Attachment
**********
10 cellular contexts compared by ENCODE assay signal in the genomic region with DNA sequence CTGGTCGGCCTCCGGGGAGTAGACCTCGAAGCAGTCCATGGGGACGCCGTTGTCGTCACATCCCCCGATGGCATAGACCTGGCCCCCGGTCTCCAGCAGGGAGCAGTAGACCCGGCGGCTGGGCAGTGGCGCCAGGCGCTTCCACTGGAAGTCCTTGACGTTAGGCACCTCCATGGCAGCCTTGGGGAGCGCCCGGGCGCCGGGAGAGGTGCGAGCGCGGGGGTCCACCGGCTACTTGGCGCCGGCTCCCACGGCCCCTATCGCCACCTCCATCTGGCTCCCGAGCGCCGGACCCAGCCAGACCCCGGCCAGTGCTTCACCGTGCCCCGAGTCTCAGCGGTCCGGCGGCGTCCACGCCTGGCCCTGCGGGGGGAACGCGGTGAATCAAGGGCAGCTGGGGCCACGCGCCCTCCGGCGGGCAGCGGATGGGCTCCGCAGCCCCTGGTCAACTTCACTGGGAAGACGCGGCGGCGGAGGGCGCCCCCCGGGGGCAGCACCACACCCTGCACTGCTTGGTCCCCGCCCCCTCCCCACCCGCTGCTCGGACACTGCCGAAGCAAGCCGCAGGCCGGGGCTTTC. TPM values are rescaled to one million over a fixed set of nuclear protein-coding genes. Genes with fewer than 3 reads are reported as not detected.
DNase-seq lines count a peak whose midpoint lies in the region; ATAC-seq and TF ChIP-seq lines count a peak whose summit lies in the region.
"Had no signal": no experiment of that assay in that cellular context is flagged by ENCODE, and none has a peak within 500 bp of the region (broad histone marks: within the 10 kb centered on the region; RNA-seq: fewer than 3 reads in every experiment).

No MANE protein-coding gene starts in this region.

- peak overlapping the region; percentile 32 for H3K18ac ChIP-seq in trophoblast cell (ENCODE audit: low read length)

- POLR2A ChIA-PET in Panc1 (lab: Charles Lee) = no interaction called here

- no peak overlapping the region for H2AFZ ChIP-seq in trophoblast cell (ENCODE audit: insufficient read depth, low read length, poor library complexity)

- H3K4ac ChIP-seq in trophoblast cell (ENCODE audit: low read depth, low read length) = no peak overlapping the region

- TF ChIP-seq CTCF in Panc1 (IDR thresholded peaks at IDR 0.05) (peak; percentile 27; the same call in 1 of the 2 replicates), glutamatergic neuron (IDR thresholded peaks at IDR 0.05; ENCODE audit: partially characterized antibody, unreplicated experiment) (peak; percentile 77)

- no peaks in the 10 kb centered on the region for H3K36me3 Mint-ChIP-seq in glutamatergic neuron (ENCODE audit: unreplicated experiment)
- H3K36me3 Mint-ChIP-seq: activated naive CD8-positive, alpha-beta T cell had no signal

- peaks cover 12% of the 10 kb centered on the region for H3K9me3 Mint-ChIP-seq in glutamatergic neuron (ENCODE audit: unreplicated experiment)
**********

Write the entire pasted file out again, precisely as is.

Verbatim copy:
10 cellular contexts compared by ENCODE assay signal in the genomic region with DNA sequence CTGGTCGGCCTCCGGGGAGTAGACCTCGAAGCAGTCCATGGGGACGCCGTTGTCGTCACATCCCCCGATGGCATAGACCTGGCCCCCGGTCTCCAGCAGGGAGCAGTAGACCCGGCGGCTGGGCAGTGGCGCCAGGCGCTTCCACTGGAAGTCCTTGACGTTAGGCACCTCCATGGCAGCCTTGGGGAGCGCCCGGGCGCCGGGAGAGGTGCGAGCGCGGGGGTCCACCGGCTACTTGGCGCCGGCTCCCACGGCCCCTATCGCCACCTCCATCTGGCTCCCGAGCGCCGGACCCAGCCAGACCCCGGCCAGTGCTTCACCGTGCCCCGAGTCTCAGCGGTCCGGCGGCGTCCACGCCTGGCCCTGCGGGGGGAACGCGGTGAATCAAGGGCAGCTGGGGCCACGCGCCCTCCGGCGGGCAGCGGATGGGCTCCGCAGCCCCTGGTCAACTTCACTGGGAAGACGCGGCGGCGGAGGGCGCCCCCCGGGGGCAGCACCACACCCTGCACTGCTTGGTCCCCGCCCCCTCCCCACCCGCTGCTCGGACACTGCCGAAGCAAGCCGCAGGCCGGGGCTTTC. TPM values are rescaled to one million over a fixed set of nuclear protein-coding genes. Genes with fewer than 3 reads are reported as not detected.
DNase-seq lines count a peak whose midpoint lies in the region; ATAC-seq and TF ChIP-seq lines count a peak whose summit lies in the region.
"Had no signal": no experiment of that assay in that cellular context is flagged by ENCODE, and none has a peak within 500 bp of the region (broad histone marks: within the 10 kb centered on the region; RNA-seq: fewer than 3 reads in every experiment).

No MANE protein-coding gene starts in this region.

- peak overlapping the region; percentile 32 for H3K18ac ChIP-seq in trophoblast cell (ENCODE audit: low read length)

- POLR2A ChIA-PET in Panc1 (lab: Charles Lee) = no interaction called here

- no peak overlapping the region for H2AFZ ChIP-seq in trophoblast cell (ENCODE audit: insufficient read depth, low read length, poor library complexity)

- H3K4ac ChIP-seq in trophoblast cell (ENCODE audit: low read depth, low read length) = no peak overlapping the region

- TF ChIP-seq CTCF in Panc1 (IDR thresholded peaks at IDR 0.05) (peak; percentile 27; the same call in 1 of the 2 replicates), glutamatergic neuron (IDR thresholded peaks at IDR 0.05; ENCODE audit: partially characterized antibody, unreplicated experiment) (peak; percentile 77)

- no peaks in the 10 kb centered on the region for H3K36me3 Mint-ChIP-seq in glutamatergic neuron (ENCODE audit: unreplicated experiment)
- H3K36me3 Mint-ChIP-seq: activated naive CD8-positive, alpha-beta T cell had no signal

- peaks cover 12% of the 10 kb centered on the region for H3K9me3 Mint-ChIP-seq in glutamatergic neuron (ENCODE audit: unreplicated experiment)